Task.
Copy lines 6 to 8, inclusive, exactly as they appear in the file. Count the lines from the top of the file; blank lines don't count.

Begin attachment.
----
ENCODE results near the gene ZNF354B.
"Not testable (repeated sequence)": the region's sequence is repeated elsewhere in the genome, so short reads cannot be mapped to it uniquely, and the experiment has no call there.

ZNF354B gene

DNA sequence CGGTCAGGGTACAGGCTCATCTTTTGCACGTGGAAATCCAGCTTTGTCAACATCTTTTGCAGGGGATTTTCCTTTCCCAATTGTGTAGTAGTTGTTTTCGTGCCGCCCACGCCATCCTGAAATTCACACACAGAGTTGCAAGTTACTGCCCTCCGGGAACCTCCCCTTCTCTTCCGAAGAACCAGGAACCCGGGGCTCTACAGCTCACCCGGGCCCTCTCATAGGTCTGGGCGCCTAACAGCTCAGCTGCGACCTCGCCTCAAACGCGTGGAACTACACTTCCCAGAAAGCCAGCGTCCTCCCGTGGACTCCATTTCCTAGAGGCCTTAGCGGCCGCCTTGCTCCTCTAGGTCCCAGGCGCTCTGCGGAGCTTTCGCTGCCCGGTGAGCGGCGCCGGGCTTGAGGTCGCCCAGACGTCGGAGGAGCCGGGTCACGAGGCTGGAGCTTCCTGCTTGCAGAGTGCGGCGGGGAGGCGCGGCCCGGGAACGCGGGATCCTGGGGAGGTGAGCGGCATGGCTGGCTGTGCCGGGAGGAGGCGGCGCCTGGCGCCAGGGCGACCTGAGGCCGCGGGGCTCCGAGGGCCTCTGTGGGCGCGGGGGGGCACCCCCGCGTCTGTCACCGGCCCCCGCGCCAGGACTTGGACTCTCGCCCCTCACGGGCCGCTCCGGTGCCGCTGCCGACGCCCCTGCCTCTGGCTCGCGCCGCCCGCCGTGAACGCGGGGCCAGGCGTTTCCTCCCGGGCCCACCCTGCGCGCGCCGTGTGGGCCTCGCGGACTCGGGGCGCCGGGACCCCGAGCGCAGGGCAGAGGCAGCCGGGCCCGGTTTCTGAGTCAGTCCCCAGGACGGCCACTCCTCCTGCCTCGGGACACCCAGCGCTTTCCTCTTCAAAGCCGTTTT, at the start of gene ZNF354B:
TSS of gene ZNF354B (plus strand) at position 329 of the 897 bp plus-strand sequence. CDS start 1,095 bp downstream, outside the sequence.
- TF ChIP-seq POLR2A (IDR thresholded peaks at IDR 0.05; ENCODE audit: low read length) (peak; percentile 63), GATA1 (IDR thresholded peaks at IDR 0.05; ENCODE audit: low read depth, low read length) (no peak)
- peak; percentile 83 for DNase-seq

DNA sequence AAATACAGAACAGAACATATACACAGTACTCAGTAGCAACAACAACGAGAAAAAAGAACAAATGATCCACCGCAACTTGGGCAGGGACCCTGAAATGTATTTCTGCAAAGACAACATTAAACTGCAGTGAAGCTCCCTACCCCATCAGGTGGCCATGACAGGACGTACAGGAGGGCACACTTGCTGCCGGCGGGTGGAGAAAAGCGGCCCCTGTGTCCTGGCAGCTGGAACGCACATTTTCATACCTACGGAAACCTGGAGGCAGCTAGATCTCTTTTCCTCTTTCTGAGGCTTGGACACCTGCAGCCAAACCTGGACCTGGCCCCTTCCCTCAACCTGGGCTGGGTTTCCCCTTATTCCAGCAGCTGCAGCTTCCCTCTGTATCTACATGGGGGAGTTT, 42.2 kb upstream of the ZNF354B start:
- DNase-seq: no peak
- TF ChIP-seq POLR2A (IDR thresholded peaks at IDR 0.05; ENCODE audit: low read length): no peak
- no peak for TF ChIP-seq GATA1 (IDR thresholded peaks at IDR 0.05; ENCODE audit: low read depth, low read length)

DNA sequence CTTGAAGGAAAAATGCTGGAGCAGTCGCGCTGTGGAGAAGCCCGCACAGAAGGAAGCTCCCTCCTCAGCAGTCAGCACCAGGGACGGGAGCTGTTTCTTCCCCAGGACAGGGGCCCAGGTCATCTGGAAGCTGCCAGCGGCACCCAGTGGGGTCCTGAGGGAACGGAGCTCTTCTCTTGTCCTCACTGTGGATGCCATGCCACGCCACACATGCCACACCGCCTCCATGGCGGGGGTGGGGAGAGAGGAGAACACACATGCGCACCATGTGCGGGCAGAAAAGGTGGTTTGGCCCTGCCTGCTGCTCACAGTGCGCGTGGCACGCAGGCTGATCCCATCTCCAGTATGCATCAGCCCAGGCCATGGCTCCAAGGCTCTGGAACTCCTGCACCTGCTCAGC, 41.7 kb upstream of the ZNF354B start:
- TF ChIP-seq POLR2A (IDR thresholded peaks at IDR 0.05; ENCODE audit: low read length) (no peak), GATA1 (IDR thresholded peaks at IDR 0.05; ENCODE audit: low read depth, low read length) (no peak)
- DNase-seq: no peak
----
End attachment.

- TF ChIP-seq POLR2A (IDR thresholded peaks at IDR 0.05; ENCODE audit: low read length) (peak; percentile 63), GATA1 (IDR thresholded peaks at IDR 0.05; ENCODE audit: low read depth, low read length) (no peak)
- peak; percentile 83 for DNase-seq

DNA sequence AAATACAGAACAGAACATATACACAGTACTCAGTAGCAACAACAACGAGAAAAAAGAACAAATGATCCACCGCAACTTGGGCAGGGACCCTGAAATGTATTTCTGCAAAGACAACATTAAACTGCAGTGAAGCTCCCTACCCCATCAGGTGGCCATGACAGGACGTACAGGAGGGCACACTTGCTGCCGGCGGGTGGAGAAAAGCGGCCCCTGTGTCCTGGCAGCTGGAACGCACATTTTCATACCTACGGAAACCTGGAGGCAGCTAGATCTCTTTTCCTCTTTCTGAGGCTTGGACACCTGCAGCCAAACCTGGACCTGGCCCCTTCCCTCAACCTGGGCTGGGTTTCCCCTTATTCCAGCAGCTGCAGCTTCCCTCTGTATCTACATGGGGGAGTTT, 42.2 kb upstream of the ZNF354B start: